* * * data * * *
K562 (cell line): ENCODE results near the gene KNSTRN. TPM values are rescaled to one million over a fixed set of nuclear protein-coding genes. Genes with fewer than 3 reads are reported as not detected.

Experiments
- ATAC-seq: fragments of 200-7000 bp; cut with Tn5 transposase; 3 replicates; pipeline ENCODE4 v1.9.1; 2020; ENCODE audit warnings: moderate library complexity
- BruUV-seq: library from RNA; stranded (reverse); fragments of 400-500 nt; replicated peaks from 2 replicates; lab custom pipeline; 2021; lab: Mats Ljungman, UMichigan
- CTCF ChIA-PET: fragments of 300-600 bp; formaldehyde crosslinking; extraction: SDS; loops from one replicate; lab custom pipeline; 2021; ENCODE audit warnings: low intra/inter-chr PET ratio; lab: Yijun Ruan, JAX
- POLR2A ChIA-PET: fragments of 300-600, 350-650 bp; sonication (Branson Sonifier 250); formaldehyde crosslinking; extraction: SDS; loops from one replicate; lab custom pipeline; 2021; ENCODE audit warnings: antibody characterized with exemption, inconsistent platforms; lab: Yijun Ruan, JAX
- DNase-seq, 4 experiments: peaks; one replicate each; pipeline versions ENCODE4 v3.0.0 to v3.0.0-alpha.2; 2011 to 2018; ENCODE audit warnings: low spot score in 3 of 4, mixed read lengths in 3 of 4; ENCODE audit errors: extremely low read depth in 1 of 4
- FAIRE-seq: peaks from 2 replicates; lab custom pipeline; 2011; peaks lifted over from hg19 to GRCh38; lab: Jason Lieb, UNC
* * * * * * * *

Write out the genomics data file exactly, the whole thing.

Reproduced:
K562 (cell line): ENCODE results near the gene KNSTRN. TPM values are rescaled to one million over a fixed set of nuclear protein-coding genes. Genes with fewer than 3 reads are reported as not detected.

Experiments
- ATAC-seq: fragments of 200-7000 bp; cut with Tn5 transposase; 3 replicates; pipeline ENCODE4 v1.9.1; 2020; ENCODE audit warnings: moderate library complexity
- BruUV-seq: library from RNA; stranded (reverse); fragments of 400-500 nt; replicated peaks from 2 replicates; lab custom pipeline; 2021; lab: Mats Ljungman, UMichigan
- CTCF ChIA-PET: fragments of 300-600 bp; formaldehyde crosslinking; extraction: SDS; loops from one replicate; lab custom pipeline; 2021; ENCODE audit warnings: low intra/inter-chr PET ratio; lab: Yijun Ruan, JAX
- POLR2A ChIA-PET: fragments of 300-600, 350-650 bp; sonication (Branson Sonifier 250); formaldehyde crosslinking; extraction: SDS; loops from one replicate; lab custom pipeline; 2021; ENCODE audit warnings: antibody characterized with exemption, inconsistent platforms; lab: Yijun Ruan, JAX
- DNase-seq, 4 experiments: peaks; one replicate each; pipeline versions ENCODE4 v3.0.0 to v3.0.0-alpha.2; 2011 to 2018; ENCODE audit warnings: low spot score in 3 of 4, mixed read lengths in 3 of 4; ENCODE audit errors: extremely low read depth in 1 of 4
- FAIRE-seq: peaks from 2 replicates; lab custom pipeline; 2011; peaks lifted over from hg19 to GRCh38; lab: Jason Lieb, UNC